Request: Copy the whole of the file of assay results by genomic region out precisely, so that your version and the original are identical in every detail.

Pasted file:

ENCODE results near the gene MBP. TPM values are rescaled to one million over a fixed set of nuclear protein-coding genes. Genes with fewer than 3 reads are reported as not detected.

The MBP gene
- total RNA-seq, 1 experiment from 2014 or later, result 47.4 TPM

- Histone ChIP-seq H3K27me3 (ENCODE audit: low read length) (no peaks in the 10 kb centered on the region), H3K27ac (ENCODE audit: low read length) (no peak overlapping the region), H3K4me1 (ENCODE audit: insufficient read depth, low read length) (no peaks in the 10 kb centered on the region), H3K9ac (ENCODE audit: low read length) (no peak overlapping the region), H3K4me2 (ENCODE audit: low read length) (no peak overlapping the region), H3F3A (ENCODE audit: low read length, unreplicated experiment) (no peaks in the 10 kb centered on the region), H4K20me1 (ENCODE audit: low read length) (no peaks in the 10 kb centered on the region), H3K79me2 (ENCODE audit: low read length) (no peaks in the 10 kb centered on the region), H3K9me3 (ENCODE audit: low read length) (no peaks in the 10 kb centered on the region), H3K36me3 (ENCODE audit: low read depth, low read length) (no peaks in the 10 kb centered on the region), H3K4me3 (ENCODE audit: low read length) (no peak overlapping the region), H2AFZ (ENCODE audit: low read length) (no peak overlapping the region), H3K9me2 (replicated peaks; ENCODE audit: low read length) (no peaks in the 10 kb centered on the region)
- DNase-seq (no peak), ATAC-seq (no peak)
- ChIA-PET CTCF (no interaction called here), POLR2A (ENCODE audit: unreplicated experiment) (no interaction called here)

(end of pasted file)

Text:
ENCODE results near the gene MBP. TPM values are rescaled to one million over a fixed set of nuclear protein-coding genes. Genes with fewer than 3 reads are reported as not detected.

The MBP gene
- total RNA-seq, 1 experiment from 2014 or later, result 47.4 TPM

- Histone ChIP-seq H3K27me3 (ENCODE audit: low read length) (no peaks in the 10 kb centered on the region), H3K27ac (ENCODE audit: low read length) (no peak overlapping the region), H3K4me1 (ENCODE audit: insufficient read depth, low read length) (no peaks in the 10 kb centered on the region), H3K9ac (ENCODE audit: low read length) (no peak overlapping the region), H3K4me2 (ENCODE audit: low read length) (no peak overlapping the region), H3F3A (ENCODE audit: low read length, unreplicated experiment) (no peaks in the 10 kb centered on the region), H4K20me1 (ENCODE audit: low read length) (no peaks in the 10 kb centered on the region), H3K79me2 (ENCODE audit: low read length) (no peaks in the 10 kb centered on the region), H3K9me3 (ENCODE audit: low read length) (no peaks in the 10 kb centered on the region), H3K36me3 (ENCODE audit: low read depth, low read length) (no peaks in the 10 kb centered on the region), H3K4me3 (ENCODE audit: low read length) (no peak overlapping the region), H2AFZ (ENCODE audit: low read length) (no peak overlapping the region), H3K9me2 (replicated peaks; ENCODE audit: low read length) (no peaks in the 10 kb centered on the region)
- DNase-seq (no peak), ATAC-seq (no peak)
- ChIA-PET CTCF (no interaction called here), POLR2A (ENCODE audit: unreplicated experiment) (no interaction called here)